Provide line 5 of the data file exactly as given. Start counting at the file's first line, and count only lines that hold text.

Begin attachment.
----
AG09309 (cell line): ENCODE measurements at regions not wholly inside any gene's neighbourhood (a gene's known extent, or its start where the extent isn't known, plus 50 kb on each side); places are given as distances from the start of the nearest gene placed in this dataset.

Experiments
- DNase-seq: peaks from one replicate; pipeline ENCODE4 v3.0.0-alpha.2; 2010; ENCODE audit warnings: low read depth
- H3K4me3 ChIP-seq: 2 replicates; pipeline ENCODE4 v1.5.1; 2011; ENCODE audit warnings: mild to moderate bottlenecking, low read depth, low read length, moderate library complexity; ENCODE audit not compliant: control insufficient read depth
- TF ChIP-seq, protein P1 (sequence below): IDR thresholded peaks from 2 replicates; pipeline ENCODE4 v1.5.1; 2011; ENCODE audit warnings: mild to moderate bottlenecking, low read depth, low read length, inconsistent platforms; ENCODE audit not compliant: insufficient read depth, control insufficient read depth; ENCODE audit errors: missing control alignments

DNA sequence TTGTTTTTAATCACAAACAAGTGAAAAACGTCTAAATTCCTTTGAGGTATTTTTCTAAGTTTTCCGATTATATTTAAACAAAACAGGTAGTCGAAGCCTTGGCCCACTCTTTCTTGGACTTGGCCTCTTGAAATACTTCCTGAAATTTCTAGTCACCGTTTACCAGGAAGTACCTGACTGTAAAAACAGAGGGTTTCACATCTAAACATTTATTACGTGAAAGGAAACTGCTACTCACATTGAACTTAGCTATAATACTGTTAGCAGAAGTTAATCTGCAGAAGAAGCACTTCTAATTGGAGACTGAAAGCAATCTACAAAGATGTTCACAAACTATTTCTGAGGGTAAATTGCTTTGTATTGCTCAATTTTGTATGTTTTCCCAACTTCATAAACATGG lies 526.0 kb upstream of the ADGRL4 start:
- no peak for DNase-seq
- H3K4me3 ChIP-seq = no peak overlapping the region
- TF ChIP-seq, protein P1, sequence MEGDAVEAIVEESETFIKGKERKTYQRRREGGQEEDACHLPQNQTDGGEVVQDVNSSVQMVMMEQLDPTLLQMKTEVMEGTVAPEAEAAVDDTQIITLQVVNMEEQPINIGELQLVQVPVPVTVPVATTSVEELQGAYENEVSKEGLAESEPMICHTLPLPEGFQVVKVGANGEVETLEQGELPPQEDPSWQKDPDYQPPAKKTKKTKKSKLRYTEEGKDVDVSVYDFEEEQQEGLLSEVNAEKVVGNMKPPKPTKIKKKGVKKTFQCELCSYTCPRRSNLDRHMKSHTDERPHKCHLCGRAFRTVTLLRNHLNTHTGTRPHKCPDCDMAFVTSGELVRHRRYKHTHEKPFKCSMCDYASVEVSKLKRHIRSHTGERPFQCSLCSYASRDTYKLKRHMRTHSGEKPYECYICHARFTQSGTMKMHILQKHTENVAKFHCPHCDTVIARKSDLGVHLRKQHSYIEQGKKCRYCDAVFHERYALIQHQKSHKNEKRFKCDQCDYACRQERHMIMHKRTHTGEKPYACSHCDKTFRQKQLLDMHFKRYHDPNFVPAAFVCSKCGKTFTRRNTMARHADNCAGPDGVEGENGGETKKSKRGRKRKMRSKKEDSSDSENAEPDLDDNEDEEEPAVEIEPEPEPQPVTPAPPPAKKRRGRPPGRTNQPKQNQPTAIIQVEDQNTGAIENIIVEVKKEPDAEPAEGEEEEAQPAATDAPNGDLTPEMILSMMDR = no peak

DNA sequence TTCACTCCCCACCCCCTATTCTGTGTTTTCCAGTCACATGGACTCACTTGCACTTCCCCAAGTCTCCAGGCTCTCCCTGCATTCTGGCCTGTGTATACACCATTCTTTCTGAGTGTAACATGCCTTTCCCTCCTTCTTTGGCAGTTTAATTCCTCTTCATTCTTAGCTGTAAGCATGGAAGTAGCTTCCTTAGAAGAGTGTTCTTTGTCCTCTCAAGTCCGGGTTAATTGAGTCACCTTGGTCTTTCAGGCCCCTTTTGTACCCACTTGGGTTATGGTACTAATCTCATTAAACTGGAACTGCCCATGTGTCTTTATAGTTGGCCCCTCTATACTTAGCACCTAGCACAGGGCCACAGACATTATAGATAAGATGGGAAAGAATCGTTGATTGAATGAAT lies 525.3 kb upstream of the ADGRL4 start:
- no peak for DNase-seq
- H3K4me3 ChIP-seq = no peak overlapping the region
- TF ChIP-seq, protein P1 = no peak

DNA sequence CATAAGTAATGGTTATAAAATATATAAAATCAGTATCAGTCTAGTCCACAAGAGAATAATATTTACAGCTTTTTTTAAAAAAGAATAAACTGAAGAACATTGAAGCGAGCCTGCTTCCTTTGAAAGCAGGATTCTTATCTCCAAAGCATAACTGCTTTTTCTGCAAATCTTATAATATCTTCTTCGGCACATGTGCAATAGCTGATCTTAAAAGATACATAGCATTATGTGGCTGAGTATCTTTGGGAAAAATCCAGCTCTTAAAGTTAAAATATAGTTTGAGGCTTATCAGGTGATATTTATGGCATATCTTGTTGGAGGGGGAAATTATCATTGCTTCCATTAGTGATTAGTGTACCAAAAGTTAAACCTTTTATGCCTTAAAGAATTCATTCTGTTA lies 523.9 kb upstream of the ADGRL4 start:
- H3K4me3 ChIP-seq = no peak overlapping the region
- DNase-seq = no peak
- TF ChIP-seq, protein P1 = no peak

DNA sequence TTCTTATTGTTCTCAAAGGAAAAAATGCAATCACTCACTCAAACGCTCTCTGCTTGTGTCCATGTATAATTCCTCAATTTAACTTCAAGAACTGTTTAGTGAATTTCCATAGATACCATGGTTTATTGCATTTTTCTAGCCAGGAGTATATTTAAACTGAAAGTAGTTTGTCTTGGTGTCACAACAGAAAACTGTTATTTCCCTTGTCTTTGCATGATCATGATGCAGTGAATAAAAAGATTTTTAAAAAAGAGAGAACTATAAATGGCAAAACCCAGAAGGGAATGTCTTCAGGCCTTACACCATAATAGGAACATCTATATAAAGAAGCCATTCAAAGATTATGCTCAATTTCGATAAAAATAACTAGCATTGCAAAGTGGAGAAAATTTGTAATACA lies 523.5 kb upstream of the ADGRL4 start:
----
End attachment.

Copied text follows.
- TF ChIP-seq, protein P1 (sequence below): IDR thresholded peaks from 2 replicates; pipeline ENCODE4 v1.5.1; 2011; ENCODE audit warnings: mild to moderate bottlenecking, low read depth, low read length, inconsistent platforms; ENCODE audit not compliant: insufficient read depth, control insufficient read depth; ENCODE audit errors: missing control alignments